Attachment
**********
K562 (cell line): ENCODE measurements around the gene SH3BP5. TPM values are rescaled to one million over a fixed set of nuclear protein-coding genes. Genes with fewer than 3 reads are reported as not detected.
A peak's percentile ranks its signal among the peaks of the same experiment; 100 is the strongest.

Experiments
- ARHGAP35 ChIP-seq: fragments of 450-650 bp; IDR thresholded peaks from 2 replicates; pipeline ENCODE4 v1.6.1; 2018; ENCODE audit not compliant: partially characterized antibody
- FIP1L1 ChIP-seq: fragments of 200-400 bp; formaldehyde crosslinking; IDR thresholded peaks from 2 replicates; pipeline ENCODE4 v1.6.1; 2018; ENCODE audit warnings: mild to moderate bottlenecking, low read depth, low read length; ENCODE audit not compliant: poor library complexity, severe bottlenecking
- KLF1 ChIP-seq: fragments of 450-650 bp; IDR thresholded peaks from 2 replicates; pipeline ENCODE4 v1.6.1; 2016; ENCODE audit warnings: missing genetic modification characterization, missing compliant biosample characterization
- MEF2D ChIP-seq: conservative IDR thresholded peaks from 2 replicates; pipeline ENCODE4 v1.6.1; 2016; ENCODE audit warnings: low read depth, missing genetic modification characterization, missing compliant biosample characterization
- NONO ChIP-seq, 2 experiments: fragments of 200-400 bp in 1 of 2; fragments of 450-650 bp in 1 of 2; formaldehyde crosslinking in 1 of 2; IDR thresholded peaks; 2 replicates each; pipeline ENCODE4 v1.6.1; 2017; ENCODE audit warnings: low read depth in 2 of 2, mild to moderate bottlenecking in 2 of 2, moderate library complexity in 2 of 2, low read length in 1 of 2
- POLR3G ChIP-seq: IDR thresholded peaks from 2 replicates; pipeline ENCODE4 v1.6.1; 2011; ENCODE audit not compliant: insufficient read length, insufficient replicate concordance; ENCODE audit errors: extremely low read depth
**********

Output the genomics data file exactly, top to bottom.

K562 (cell line): ENCODE measurements around the gene SH3BP5. TPM values are rescaled to one million over a fixed set of nuclear protein-coding genes. Genes with fewer than 3 reads are reported as not detected.
A peak's percentile ranks its signal among the peaks of the same experiment; 100 is the strongest.

Experiments
- ARHGAP35 ChIP-seq: fragments of 450-650 bp; IDR thresholded peaks from 2 replicates; pipeline ENCODE4 v1.6.1; 2018; ENCODE audit not compliant: partially characterized antibody
- FIP1L1 ChIP-seq: fragments of 200-400 bp; formaldehyde crosslinking; IDR thresholded peaks from 2 replicates; pipeline ENCODE4 v1.6.1; 2018; ENCODE audit warnings: mild to moderate bottlenecking, low read depth, low read length; ENCODE audit not compliant: poor library complexity, severe bottlenecking
- KLF1 ChIP-seq: fragments of 450-650 bp; IDR thresholded peaks from 2 replicates; pipeline ENCODE4 v1.6.1; 2016; ENCODE audit warnings: missing genetic modification characterization, missing compliant biosample characterization
- MEF2D ChIP-seq: conservative IDR thresholded peaks from 2 replicates; pipeline ENCODE4 v1.6.1; 2016; ENCODE audit warnings: low read depth, missing genetic modification characterization, missing compliant biosample characterization
- NONO ChIP-seq, 2 experiments: fragments of 200-400 bp in 1 of 2; fragments of 450-650 bp in 1 of 2; formaldehyde crosslinking in 1 of 2; IDR thresholded peaks; 2 replicates each; pipeline ENCODE4 v1.6.1; 2017; ENCODE audit warnings: low read depth in 2 of 2, mild to moderate bottlenecking in 2 of 2, moderate library complexity in 2 of 2, low read length in 1 of 2
- POLR3G ChIP-seq: IDR thresholded peaks from 2 replicates; pipeline ENCODE4 v1.6.1; 2011; ENCODE audit not compliant: insufficient read length, insufficient replicate concordance; ENCODE audit errors: extremely low read depth